Zoroaster biography

Zoroaster, also known as Zartosht, Zarathustra or Zaratustra (Rhages, Iran in 628 BC – ibid., 551 BC). Prophet and religious leader of Persian origin, known to have been the founder of Zoroastrhe or Mazdeism, ancient monotheistic religion, which became one of the first monotheistic religions assumed as official faith by some Persian kingdoms.

In literature, the philosopher Friedrich Nietzche takes the name Zaratustra to baptize the character of his work Thus I speak Zaratustra, however it is a referential name, which has no solid ties to this Persian prophet of the 6th century BC due to the influence that he Zoroaster came to have in the Persian kings, causing them to convert to monotheism and also declare Mazdeism as an official religion, this spiritual leader is considered one of the most important prophets in history.

Identity and origins

As with the historical character of Homer, author of The Iliad and The Odyssey, as to Zaratustra’s identity there are also differences as to whether he is a historical prophet or a group of prophets.

In this sense, some researchers claim that Zaratustra corresponds to a series of four masters, while Zoroaster is the last of this series, and the best known, which is why its name is associated with that of the group.

Based on Zoroastrian’s life, very little is known about her. According to tradition, Zoroaster may have been born in 628 BC, a date estimated from the biographical data that places him at forty years old in 588 BC, at which point he converted Vishtaspa, possible king of Chorasmia.

As for the precise geographical location where Zoroaster came into the world, it is believed that he may have been born in Rhages, a city located near Tehran, Iran, within a family of Knights of modest origin, known as Espitama. Although other sources place their birth in Kazakhstan or Afghanistan.

Likewise, according to legend, Zoroaster would have been predestined for his mission, a sign that according to Pliny The Elder manifested himself at the time of his birth, when he became the first man to be born smiling, as a mark of his future wisdom.

Revelation and teachings

Likewise, based on traditional sources, it is thought that Zoroaster may have been formed as a priest, who at some point in his life, before adulthood, had a vision of an entity called Ahura Mazda, considered by Zoroaster as the only wise Lord, who gave him the mission to preach the Truth about his existence.

Obeying his command, Zoroastrian devoted himself to preaching a religion based on belief in a God, all powerful and unique worthy of worship, called Ahura Mazda, who lived in the midst of a kingdom of Justice, to which only human beings who followed the light, good, and righteousness, thus gaining happiness and eternal spiritual life.

According to the Zoroastrian, Ahura Mazda is also the creator of heaven and earth, that is, of the material and the spiritual.

From the center of his kingdom is accompanied by the Spentas Amesha, six entities known as the beneficial immortals, also created by Ahura Mazda (although they are also perceived as inherent qualities of this God) whose names are Spenta Mainyu ( Holy Spirit), Vohu Manah (Righteous Thoughts), Asha Vahishta (Justice and Truth), Khshathra Vairya (Desired Domain), Ameretat (Immortality) and Hauvarat (Plenitude).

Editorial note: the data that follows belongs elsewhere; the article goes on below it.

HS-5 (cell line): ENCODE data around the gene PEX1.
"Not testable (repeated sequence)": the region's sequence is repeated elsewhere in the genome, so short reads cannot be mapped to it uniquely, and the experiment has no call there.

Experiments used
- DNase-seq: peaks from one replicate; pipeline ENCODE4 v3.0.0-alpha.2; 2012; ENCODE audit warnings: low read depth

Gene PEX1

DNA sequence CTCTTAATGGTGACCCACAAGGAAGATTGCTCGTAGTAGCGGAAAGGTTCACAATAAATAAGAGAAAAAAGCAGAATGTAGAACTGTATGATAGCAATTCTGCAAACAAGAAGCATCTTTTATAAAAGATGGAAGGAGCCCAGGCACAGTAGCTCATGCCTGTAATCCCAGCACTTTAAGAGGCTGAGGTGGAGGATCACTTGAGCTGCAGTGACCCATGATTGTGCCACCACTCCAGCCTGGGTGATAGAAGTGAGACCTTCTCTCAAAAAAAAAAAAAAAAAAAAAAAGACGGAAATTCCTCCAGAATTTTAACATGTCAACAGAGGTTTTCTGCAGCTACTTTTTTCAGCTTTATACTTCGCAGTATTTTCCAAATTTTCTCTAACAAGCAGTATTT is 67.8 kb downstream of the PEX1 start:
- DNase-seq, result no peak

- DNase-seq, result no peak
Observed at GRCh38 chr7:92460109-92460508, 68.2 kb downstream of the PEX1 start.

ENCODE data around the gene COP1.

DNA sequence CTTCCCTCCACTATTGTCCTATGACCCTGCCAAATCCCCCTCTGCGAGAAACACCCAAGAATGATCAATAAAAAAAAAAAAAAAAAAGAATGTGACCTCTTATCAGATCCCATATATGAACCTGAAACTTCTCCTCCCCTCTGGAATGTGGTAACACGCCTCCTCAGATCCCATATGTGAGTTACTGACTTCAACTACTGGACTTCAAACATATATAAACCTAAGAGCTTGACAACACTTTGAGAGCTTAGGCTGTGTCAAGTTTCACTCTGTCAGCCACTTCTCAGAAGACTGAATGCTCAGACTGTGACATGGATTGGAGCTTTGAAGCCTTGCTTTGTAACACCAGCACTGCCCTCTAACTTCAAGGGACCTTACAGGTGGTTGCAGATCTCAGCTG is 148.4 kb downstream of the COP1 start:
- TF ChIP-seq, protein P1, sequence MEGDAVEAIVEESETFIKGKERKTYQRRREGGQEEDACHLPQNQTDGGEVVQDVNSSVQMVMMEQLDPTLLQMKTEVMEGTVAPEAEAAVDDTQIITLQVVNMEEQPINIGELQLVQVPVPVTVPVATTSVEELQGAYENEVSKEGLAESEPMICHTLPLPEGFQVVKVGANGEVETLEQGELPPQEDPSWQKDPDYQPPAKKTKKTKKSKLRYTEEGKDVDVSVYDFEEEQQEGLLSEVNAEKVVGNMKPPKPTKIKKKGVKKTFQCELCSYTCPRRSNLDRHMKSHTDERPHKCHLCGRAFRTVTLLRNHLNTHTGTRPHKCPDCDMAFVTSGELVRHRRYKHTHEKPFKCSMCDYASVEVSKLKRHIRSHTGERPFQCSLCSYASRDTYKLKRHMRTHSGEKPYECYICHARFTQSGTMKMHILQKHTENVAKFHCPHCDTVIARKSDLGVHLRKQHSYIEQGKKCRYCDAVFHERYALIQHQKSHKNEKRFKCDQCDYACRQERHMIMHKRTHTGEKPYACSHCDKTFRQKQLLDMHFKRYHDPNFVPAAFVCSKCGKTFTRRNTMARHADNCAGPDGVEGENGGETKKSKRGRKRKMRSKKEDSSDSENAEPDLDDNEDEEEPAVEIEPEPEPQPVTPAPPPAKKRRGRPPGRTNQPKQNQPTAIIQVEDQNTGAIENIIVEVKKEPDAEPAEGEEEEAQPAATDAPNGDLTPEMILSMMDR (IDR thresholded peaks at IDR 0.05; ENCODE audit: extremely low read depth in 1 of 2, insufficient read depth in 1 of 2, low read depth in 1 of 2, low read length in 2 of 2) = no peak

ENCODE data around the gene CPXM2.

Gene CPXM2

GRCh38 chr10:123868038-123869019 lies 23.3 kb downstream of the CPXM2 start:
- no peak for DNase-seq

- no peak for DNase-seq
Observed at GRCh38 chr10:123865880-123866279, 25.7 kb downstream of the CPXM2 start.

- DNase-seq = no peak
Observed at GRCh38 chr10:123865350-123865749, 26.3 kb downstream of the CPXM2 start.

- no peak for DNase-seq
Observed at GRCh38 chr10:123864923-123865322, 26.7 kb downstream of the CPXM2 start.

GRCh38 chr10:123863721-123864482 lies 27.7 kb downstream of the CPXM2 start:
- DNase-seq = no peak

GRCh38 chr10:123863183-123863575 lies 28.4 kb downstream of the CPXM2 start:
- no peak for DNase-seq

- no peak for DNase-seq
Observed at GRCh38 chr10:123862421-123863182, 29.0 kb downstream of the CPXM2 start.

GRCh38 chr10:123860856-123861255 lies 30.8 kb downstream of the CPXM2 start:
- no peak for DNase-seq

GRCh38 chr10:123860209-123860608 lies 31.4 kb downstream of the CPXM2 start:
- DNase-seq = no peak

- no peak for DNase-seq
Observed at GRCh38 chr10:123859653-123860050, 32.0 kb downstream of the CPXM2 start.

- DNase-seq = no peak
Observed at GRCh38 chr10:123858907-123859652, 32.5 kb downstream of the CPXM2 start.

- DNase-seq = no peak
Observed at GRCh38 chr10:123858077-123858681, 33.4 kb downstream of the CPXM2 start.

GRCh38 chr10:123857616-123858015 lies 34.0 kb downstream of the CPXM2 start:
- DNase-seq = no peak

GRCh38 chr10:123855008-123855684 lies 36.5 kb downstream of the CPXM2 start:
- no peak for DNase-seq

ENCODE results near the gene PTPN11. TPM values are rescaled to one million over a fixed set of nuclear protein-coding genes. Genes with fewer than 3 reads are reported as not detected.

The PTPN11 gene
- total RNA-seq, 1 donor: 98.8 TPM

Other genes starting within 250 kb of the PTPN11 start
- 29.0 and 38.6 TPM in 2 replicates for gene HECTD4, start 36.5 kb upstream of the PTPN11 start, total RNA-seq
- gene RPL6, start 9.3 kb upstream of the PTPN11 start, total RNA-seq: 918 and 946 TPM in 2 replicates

These deities or qualities constitute the way of bonding of the world of the supreme God with the world of his followers, known as ashavan. However, Ahura Mazda has a rival, which would give Zoroaster’s conception of the universe a dual character.

This spiritual enemy is named after Ahriman, who would be the twin brother of Ahura Mazda, who nonetheless at the time of the initial meeting, in which they were to choose between the words “life” or “no life”, their choice began at the beginning of evil, becoming the owner of the Druj, Kingdom of Lies, where the daevas, ancient evil spirits of Indo-Iranian culture, live.

Beyond this dualism, however, Zoroastrianism insists on monotheism, as these two principles come from Ahura Mazda. Likewise, it is predestined for the supreme God, in the company of the Amesha Spentas, to definitively defeat Ahriman. In relation to men, they are also free to choose their actions, building with them their destiny, winning the Kingdom of Light, together with Ahura Mazda or in the Druj with Ahriman.

The Gathas and the legacy of Zoroaster

Zoroaster’s teachings are contained in the Avesta, which was transmitted orally, until the 4th or 6th century A.D., when they were recorded in writing in the Sassanid Empire. The most important hymns in this book are those known as the Gathas.

Around 588 BC, Zoroaster succeeded in converting King Vishtaspa, ruler of an Afghan tribe, who assumed Mazdeism as an official religion. Zoroaster exerted strong opposition to polytheistic religions, while forbidding animal sacrifices to other deities such as daevas.

According to tradition he lived to the end of his days in the court of King Vishtaspa, and it is even believed that one of his daughters came to marry one of his ministers.

Zoroaster is believed to have died at the age of seventy-seven, around 551 BC. After his death, his religion spread widely, becoming the official religion of the Achaemenid, Parthian and Sassanid kingdoms, until well into the Middle Ages.

His beliefs also influenced Judaism, and through him christianity and Islam. The latter religion indicated the practice of zoroastrhe in the Persia territory, remaining only its ancient scriptures.

Image source: escuelapedia.com

Zoroaster biography
Source: Education  
July 31, 2019

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